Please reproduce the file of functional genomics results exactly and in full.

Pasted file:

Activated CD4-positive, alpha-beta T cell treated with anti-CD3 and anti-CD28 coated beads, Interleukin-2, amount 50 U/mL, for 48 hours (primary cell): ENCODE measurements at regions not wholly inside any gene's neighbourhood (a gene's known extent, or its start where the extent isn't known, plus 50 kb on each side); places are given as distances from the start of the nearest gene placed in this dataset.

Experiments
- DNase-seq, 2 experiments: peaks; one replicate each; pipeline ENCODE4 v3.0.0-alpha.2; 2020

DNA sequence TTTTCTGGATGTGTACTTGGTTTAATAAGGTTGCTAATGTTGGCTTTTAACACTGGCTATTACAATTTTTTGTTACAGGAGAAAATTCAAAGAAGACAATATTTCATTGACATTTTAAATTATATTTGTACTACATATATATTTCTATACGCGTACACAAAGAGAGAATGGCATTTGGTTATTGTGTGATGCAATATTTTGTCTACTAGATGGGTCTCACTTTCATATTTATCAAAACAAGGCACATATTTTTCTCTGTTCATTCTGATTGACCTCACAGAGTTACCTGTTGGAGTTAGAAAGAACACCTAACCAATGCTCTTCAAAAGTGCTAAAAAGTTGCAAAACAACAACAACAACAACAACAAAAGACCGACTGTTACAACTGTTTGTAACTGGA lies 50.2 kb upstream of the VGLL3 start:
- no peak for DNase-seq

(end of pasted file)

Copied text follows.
Activated CD4-positive, alpha-beta T cell treated with anti-CD3 and anti-CD28 coated beads, Interleukin-2, amount 50 U/mL, for 48 hours (primary cell): ENCODE measurements at regions not wholly inside any gene's neighbourhood (a gene's known extent, or its start where the extent isn't known, plus 50 kb on each side); places are given as distances from the start of the nearest gene placed in this dataset.

Experiments
- DNase-seq, 2 experiments: peaks; one replicate each; pipeline ENCODE4 v3.0.0-alpha.2; 2020

DNA sequence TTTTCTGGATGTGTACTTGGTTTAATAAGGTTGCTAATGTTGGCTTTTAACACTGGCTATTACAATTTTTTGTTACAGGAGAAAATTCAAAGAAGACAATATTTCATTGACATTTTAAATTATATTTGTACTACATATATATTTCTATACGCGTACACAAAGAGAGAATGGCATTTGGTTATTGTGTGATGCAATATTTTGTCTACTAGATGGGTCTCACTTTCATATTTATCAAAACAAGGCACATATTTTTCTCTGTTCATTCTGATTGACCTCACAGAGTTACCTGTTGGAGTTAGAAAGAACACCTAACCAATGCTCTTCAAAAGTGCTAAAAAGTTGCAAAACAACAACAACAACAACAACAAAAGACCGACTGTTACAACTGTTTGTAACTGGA lies 50.2 kb upstream of the VGLL3 start:
- no peak for DNase-seq